Pull out your machete and prepare to get schooled on the fascinating and mysterious coconut, thanks to Chris at his blog, bigtingsagwan.
Common coconut misconceptions:
- Coconut milk is the water inside the coconut.
Once, while watching the food channel I saw a recognized chef chop open a dry coconut and use its few drops of water in a dessert dish, claiming it was coconut milk. It’s most definitely not, and more likely the stale coconut water he used had a fermented, carbonated taste to it. Coconut water is taken from green, young coconuts still on the tree. There are specific classes of coconuts that are used for their coconut water. Coconuts with developed and hardened shells should not be used for their water (unless your looking for a way to quickly flush out your bowels). Coconut milk is made when the meat of a mature coconut is grated, soaked in water and then strained. The strained liquid is the milk and the discarded coconut meat is called the “trash”. You can use the trash to make candies or feed your animals.
2. Coconut bread is made with coconut oil.
That would make for a heavy and blubbery texture, not the light and fluffy texture coconut bread is acclaimed for. Just like classic Caribbean soups, coconut bread uses coconut milk. Typical creole “rice and beans” are also prepared with coconut milk. Coconut milk adds a rich yet bright flavor to these dishes. Here on the coast of Nicaragua coconut oil is mostly used for frying plantains, bananas (plantains vs. bananas… yikes, now that’s an entirely different conversation) eggs, meats and sautéing veggies. Some people use it as a skin product as well.
3. Coconut oil is bad for your health.
And so is spinach. Coconut oil gets a bad rap from some uninformed critics for its high levels of saturated fat, when in fact it belongs to the group of good saturated fats, necessary for the cells in your body to function properly. These same fats are also required for providing energy to the heart as well as other organs in the body. The oil contains MTC (medium-chain triglycerides), which is directly converted into usable energy for the body to burn. Its nearly medicinal properties supply a rich source of fatty acids and antioxidant that help boost the immune system, help in weight loss, promote healthy bones and teeth and deliver the heart a healthy dose of MCT and lauric acid essential for its functioning. And get this….apparently coconut water has been used for intravenous rehydration and in WWII emergency coconut IVs were used by the British and Japanese!
4. Coconut sponge! (Well it’s not quite a misconception, just more of an unknown coconut jewel). So when a coconut has matured, turned grey and fallen to the ground it eventually starts to germinate. During this time the coconut produces a white sponge that grows from its meaty innards. Around the size of a large marble to a small lemon, the sponge has a fluffy texture and is super sugary. It tastes something like its counterparts, Ms. Coconut water and Mr. Coconut meat but with an altogether different feel. If you ask any Kriol or Indian person on the Coast, they’ll tell you that the coconut sponge is their favorite part.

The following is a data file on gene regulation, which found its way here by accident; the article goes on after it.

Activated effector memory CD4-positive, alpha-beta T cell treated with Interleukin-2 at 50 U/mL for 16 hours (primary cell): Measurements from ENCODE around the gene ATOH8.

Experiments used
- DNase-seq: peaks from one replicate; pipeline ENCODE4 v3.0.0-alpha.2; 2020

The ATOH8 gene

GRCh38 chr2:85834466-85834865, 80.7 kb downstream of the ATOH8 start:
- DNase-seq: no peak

Lets take a look at how some of these coconut things work:
Get a long stick with a hook on the end, or tie some rope around your feet and climb a coconut tree. Once you’ve acquired your green coconut, chop the coconut through and through (about 2/3 up the coconut) and it drink one time!
Wait for a mature, grey-husked coconut to fall to the ground.
With a machete or sharpened stick, de-husk the coconut so that you are left with the only hard coconut shell apart from the husk.
With a machete, chop the brown outer shell off of the coconut. This step takes seriously precise machete skills.
In a large bowl, add water to the grated coconut and allow the coconut to steep for a few minutes. Then strain the coconut with a sieve. You are left with coconut milk and coconut trash.
Same process as applies for coconut milk. De-husk, chip, grate and soak in water. Now multiply this by 40 or 50. Boil the water soaked coconut in a barrel for an hour or two. The oil separates from the water and rises to the top of the barrel. Ladle off the oil and vuaa-la! There is, however, a second method of acquiring coconut oil, but it’s looked down on in creole /coconut culture. I wouldn’t go as far as saying a scandal, but it’s something analogous to the French-truffle vs. Chinese truffle conflict. In this second method of coconut oil extraction, instead of boiling the mixture in the barrel, it’s left out to “set” for a few hours in a large bowl. After the “cream” has separated from the water, its ladled out and fried in a pot. The oil separates and again, vuaa-la. The down side of this method is that after about a month or two this oil spoils and turns “rance”. At the time of purchase, looking at the two classes of oil side by side you could never differentiate between the two. Only until time has passed and the oil ages will you be able to tell the quality boiled oil from the knock-off “set” oil. The motive behind this “rance” oil is of course $$. It’s quicker to make and nearly impossible to get caught selling to a larger market.